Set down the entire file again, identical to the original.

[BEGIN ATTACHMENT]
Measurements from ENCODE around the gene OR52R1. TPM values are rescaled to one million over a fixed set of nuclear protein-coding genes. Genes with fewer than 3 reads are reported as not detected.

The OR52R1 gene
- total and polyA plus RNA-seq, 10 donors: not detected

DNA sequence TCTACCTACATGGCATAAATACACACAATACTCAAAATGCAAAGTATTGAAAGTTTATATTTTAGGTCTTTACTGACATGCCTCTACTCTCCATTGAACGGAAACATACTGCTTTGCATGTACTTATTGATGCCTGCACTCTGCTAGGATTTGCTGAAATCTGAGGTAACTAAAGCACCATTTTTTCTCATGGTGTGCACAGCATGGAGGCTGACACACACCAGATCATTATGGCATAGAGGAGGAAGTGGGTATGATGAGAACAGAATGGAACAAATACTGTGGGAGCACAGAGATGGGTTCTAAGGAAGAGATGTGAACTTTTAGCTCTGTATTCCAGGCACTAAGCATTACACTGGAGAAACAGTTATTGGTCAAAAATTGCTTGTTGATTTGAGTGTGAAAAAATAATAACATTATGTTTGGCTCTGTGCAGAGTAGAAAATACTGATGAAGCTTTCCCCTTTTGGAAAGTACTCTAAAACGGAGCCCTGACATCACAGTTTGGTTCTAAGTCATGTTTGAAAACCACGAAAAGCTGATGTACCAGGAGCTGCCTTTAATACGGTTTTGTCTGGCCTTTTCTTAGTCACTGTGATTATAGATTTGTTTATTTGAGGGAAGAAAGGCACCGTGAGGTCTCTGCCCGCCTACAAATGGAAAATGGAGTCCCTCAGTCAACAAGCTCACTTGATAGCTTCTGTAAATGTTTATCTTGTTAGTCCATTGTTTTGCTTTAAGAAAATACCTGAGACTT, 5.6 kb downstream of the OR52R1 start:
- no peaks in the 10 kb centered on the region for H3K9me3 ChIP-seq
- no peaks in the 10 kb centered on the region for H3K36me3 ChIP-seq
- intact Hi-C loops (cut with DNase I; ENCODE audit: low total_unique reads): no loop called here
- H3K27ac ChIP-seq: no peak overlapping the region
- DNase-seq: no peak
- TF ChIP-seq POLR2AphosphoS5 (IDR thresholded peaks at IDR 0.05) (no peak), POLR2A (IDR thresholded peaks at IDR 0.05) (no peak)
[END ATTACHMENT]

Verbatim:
Measurements from ENCODE around the gene OR52R1. TPM values are rescaled to one million over a fixed set of nuclear protein-coding genes. Genes with fewer than 3 reads are reported as not detected.

The OR52R1 gene
- total and polyA plus RNA-seq, 10 donors: not detected

DNA sequence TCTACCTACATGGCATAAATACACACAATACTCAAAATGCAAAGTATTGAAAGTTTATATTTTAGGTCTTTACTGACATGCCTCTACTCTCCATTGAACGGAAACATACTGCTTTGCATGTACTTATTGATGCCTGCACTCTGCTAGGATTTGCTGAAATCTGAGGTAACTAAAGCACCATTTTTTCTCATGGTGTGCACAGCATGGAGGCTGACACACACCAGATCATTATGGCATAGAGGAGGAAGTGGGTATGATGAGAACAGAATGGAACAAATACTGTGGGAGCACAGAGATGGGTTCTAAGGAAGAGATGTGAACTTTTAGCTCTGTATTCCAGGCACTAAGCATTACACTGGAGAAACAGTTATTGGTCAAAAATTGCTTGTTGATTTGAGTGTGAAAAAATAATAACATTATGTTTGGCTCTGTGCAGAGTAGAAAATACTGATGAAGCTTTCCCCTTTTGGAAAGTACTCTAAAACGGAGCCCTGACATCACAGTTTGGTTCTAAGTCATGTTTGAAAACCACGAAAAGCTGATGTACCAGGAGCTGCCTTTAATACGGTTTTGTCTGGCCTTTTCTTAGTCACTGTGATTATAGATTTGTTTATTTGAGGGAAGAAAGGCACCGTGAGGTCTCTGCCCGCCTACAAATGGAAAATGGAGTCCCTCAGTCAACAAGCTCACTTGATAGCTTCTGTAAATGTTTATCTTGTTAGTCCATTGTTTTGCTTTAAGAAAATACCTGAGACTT, 5.6 kb downstream of the OR52R1 start:
- no peaks in the 10 kb centered on the region for H3K9me3 ChIP-seq
- no peaks in the 10 kb centered on the region for H3K36me3 ChIP-seq
- intact Hi-C loops (cut with DNase I; ENCODE audit: low total_unique reads): no loop called here
- H3K27ac ChIP-seq: no peak overlapping the region
- DNase-seq: no peak
- TF ChIP-seq POLR2AphosphoS5 (IDR thresholded peaks at IDR 0.05) (no peak), POLR2A (IDR thresholded peaks at IDR 0.05) (no peak)